Bush Mixes Sports And Politics In Beijing

BEIJING (AP) -- President Bush pressed his Olympic hosts Sunday to permit greater political and religious freedom, warning Chinese leaders they can expect to hear similar blunt talk from his successor.

In an Olympic medley of sports and politics, Bush also cheered from the stands as U.S. athletes launched their hunt for gold, while behind the scenes he and aides appealed to Russia to halt what the White House called "dangerous and disproportionate" attacks on Georgia, a staunch U.S. ally.

The president worshipped at a Beijing church and declared China has nothing to fear from expressions of faith. Later, he met with Chinese leaders and again voiced concern about the jailing of dissidents and religious activists, aides reported.

"As you know, I feel very strongly about religion," he told President Hu Jintao in a meeting at the Zhongnanhai government compound while reporters were present.

After they were ushered out, Bush told Hu that human rights concerns are a key part of the U.S.-China dialog, and "the Chinese can expect that any future American president will also make it an important aspect," said adviser Douglas Wilder, who accompanied Bush. But Bush did not raise specific cases of dissidents.

At the same time, Bush praised his hosts for their swift response to a stabbing attack that killed the father of a 2004 U.S. Olympian. "Your government has been very attentive, very sympathetic, and I appreciate that a lot," Bush said.

Todd Bachman, the father of Olympic volleyball player Elisabeth "Wiz" Bachman, was killed Saturday and his wife Barbara was gravely injured as they toured Beijing's 13th-century Drum Tower. The Bachmans of Lakeville, Minn., are in-laws of U.S. men's volleyball coach Hugh McCutcheon.

The assailant, identified as Tang Yongming, 47, jumped to his death. The motive for the attack, which also left a tour guide wounded, remained unclear, though officials doubt Tang knew the Bachmans.

Bush also discussed with Hu efforts to verify North Korea's scrapping of its nuclear program. Bush has pledged to remove North Korea from the U.S. terrorism blacklist if a verification accord can be reached; Monday was the earliest that could take place. But talks have dragged on. "Tomorrow probably will come and go without that happening," Wilder reported.

Outside his meetings with Chinese leaders, Bush joined the effort to halt clashes between Russia and the former Soviet republic of Georgia. The conflict erupted Friday when Georgian troops moved to retake control of South Ossetia, a region bordering Russia that gained de facto independence in 1992.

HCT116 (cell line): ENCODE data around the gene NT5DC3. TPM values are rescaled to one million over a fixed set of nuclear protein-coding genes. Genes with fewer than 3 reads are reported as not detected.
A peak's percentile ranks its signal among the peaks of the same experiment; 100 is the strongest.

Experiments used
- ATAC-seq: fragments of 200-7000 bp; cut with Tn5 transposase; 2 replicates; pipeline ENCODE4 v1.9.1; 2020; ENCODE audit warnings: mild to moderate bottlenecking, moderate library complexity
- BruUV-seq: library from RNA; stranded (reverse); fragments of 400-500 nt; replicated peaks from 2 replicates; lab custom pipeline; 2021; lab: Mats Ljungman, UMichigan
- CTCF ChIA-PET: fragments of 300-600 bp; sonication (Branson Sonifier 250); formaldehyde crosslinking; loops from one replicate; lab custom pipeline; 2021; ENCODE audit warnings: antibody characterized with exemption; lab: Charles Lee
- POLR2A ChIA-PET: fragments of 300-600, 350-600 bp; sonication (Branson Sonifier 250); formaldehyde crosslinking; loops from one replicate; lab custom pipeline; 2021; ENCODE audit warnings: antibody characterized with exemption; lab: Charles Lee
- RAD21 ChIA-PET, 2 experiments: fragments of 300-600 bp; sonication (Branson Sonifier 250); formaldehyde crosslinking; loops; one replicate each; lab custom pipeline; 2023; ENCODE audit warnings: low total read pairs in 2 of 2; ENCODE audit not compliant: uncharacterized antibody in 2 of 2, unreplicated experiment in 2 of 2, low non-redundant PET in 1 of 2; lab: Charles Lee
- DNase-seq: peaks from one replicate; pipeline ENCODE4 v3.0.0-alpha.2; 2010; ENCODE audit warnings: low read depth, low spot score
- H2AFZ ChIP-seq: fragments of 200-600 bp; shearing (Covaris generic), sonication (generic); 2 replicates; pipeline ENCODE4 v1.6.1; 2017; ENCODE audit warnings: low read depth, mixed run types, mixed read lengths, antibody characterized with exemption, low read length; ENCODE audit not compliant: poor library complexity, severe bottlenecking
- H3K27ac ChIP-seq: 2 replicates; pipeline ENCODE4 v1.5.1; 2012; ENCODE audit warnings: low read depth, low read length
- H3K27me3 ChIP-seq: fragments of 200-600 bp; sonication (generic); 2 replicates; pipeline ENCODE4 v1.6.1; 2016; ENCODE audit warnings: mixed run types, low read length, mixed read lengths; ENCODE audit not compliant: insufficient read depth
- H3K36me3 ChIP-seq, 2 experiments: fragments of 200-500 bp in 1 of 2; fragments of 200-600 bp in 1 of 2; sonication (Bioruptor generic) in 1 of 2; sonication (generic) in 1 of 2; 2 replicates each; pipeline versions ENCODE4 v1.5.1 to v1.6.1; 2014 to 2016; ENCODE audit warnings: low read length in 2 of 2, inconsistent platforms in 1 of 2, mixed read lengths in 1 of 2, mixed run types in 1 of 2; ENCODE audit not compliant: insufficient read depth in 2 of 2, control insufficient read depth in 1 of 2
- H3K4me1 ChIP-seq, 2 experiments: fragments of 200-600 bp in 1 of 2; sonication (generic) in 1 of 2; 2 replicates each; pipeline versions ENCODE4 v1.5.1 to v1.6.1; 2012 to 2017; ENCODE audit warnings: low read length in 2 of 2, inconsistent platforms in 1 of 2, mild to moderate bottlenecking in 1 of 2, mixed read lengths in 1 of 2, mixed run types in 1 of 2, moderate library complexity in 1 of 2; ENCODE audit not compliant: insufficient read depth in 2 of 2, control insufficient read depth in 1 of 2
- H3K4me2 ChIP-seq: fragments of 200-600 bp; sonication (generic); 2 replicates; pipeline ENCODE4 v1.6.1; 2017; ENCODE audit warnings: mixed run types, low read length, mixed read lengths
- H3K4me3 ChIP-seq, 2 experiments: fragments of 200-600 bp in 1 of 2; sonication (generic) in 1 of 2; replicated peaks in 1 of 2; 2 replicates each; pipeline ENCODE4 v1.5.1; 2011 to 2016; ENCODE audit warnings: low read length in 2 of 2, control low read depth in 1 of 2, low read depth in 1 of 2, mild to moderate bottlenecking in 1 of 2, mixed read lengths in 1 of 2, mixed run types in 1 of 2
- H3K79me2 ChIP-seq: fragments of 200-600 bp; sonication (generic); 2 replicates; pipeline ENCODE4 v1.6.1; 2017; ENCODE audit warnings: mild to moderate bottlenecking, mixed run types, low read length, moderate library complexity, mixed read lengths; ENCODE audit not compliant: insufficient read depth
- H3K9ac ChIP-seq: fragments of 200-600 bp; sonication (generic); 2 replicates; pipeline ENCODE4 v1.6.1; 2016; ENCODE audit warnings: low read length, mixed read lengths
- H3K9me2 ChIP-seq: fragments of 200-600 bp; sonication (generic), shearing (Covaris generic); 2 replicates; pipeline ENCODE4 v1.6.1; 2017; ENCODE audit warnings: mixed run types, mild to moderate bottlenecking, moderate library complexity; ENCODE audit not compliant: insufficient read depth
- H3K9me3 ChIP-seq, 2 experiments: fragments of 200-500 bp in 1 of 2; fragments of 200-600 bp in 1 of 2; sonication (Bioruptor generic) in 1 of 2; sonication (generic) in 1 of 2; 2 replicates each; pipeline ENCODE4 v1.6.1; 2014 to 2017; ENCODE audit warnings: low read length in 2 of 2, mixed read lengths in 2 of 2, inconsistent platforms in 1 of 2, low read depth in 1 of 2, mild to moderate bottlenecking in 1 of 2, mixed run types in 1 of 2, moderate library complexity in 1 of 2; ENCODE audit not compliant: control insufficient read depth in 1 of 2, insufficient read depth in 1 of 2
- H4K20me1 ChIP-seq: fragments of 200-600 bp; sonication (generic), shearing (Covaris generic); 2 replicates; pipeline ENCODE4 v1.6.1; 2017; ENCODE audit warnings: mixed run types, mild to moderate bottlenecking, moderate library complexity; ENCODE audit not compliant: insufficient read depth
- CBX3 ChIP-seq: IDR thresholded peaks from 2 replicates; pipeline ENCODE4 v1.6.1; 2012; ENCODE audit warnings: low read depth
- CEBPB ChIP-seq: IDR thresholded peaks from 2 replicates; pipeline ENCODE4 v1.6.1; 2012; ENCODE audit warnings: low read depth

The Bush administration has expressed concern that the attacks were occurring in regions of Georgia that were far from the zone of conflict in South Ossetia.

Jim Jeffrey, President Bush's deputy national security adviser, said the U.S. has made it clear: "If the disproportionate and dangerous escalation on the Russian side continues, that this will have a significant long-term impact on U.S.-Russian relations."

Bush discussed the widening crisis by phone with French President Nicolas Sarkozy, current president of the European Union. The two agree "across the board" on the need for a cease-fire, disengagement and "respect for for Georgian territorial integrity," White House spokesman Gordon Johndroe said.

Despite his official duties, Bush has made clear his main role at the Olympics was as America's First Fan.

Sunday was a U.S. sports fan's dream.

Bush and first lady Laura Bush, daughter Barbara and former President George H.W. Bush, cheered from the stands of the Water Cube Olympic swimming venue as American Michael Phelps claimed the first of an expected string of gold medals by smashing his own world record in the 400-meter individual medley.

"God, what a thrill to cheer for you!" Bush told Phelps afterward.

Phelps told reporters he looked up at Bush just moments after winning, and the president nodded.

"That was a pretty cool feeling," he said.

Bush's Sunday began with a worship service at Beijing's Kuanjie church, an officially registered Protestant congregation. A children's choir sang "Amazing Grace" in English and Chinese, but the service was mostly in Chinese. Aides said Bush was helped by a translator.

He exited to the strains of "Onward Christian Soldiers." Speaking to reporters in a driving rain, he alluded to the millions of Chinese who brave harassment and arrest to worship at unregistered "house" churches.

"It just goes to show that God is universal," Bush said. "No state, man or woman should fear the influence of loving religion."

Speaking in Bangkok on the eve of the Olympics and again at Friday's dedication of a U.S. embassy here, Bush insisted China can only reach its full potential by allowing free speech and other freedoms.

Those words and his church visit, which followed a 2005 visit to another official Beijing church, were carefully calibrated to prod the Chinese while deflecting attacks from human rights groups who say Bush's Olympic sojourn lends legitimacy to a repressive communist government.


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